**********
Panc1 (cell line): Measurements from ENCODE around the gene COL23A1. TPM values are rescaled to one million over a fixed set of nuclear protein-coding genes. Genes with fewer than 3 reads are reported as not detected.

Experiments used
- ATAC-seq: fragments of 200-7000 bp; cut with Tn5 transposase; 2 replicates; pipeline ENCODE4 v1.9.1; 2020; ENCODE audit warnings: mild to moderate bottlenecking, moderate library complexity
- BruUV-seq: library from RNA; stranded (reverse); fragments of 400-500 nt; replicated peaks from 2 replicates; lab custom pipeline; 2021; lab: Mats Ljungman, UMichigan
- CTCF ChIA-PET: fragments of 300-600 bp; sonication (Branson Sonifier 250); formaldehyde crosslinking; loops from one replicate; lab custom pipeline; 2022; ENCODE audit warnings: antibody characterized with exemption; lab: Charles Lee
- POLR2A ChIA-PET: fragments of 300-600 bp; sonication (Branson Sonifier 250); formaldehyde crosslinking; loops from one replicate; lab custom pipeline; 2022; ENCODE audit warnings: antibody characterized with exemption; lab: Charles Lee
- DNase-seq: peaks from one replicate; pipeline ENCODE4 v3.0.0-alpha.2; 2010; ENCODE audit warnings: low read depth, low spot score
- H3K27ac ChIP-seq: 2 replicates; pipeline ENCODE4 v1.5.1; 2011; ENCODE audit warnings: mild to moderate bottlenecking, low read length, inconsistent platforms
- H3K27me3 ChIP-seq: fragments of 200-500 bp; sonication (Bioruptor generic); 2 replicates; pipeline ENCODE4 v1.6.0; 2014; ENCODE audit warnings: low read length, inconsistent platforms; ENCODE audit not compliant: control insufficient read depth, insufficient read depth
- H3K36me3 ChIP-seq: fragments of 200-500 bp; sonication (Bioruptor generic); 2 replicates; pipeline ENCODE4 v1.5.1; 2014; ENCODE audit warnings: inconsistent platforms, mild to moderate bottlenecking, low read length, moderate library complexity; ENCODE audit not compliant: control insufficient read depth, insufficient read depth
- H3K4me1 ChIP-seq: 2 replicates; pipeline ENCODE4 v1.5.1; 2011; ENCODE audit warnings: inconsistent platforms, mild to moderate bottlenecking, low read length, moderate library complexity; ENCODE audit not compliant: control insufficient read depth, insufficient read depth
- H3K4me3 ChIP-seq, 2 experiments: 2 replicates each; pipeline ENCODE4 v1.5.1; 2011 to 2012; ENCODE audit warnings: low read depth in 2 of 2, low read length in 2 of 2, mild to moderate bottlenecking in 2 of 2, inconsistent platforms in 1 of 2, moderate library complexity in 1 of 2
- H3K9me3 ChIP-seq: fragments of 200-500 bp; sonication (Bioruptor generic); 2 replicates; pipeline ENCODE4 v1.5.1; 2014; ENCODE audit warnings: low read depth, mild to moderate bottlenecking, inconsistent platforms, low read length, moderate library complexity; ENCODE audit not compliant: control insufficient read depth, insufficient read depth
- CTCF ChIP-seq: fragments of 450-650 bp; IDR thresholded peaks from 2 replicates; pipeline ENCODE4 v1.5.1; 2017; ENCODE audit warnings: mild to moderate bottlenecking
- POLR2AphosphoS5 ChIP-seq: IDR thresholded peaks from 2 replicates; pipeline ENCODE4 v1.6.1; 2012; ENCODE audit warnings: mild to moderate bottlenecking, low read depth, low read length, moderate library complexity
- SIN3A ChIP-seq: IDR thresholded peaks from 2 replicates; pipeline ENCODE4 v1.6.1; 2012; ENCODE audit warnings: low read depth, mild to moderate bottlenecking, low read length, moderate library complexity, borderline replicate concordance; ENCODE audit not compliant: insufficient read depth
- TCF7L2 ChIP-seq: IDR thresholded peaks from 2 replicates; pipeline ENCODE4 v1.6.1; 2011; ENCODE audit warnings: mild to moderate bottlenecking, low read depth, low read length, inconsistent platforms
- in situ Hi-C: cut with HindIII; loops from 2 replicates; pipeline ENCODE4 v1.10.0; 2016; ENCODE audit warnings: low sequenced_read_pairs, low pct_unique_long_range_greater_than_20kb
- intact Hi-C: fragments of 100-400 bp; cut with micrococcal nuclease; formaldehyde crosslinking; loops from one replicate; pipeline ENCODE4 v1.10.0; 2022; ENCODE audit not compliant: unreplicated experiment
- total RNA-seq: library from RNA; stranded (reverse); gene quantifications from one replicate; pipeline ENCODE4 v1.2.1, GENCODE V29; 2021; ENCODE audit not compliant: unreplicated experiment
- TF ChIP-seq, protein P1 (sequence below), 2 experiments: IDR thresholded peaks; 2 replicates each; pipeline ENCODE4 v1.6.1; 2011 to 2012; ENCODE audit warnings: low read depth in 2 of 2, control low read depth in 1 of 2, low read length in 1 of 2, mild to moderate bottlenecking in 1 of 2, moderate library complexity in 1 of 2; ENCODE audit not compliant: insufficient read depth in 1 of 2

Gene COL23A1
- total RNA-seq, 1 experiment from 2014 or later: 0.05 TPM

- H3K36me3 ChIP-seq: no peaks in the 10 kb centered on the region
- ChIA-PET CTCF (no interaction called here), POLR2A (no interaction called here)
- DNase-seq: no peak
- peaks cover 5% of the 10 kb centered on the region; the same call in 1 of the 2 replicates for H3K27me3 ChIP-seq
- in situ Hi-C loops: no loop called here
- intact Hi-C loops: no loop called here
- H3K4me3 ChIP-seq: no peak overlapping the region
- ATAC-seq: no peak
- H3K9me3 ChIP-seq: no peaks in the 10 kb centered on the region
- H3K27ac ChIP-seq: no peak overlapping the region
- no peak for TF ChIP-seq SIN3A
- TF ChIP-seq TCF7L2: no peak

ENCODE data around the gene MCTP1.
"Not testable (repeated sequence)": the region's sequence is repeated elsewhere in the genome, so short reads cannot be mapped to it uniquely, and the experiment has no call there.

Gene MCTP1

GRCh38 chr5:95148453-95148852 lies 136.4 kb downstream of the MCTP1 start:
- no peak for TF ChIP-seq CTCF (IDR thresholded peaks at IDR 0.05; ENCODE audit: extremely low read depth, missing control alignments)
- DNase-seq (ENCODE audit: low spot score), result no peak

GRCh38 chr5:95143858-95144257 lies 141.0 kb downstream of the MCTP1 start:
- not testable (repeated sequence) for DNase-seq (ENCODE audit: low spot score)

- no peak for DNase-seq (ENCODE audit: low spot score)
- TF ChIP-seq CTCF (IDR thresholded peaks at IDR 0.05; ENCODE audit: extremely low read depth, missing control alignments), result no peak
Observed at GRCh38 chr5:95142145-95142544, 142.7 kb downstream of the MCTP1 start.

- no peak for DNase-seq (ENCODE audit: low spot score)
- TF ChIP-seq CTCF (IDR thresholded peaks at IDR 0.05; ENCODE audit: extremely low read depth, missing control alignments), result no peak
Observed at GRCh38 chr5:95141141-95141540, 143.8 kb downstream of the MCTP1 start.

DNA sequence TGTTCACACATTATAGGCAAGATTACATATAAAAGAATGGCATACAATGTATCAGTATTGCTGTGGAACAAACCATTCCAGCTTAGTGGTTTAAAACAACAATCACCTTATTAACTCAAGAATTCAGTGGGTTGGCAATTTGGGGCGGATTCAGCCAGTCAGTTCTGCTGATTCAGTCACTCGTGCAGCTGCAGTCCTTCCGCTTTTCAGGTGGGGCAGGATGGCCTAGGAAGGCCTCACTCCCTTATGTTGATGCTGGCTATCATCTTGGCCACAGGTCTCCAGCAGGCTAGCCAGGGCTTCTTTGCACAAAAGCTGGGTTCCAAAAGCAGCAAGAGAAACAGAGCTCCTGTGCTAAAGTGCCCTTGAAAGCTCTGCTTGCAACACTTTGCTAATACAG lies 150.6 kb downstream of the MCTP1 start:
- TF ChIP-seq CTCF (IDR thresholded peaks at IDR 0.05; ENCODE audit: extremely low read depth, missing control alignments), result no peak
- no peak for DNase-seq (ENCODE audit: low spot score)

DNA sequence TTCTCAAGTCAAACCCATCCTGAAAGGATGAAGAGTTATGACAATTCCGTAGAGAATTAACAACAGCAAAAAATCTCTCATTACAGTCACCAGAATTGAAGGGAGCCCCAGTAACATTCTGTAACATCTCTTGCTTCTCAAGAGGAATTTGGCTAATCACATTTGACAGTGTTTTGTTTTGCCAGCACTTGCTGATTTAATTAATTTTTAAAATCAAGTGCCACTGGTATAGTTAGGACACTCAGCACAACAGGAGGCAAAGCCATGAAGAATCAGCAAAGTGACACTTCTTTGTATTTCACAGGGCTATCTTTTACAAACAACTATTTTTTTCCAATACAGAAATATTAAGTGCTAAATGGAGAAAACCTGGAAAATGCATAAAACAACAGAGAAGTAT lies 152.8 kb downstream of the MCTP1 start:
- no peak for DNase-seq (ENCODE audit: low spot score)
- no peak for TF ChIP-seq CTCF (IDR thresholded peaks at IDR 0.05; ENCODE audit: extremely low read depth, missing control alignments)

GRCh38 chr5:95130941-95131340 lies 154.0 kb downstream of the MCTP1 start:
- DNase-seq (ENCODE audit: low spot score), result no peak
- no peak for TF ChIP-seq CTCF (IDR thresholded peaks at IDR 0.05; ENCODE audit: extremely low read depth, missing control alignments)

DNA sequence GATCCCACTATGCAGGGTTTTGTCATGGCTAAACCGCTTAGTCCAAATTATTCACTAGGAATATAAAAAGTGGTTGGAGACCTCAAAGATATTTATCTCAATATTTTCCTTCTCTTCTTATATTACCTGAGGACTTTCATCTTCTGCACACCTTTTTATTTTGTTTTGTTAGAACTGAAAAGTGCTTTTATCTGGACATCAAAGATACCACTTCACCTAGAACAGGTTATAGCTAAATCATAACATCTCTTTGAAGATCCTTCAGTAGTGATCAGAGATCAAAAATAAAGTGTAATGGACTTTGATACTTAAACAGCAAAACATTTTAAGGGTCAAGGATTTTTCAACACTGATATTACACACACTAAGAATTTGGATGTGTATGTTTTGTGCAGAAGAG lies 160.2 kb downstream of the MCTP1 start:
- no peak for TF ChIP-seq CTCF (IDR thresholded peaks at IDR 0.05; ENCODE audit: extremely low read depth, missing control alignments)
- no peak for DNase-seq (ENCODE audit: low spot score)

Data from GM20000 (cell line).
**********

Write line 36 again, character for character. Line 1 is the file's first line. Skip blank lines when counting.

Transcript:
ENCODE data around the gene MCTP1.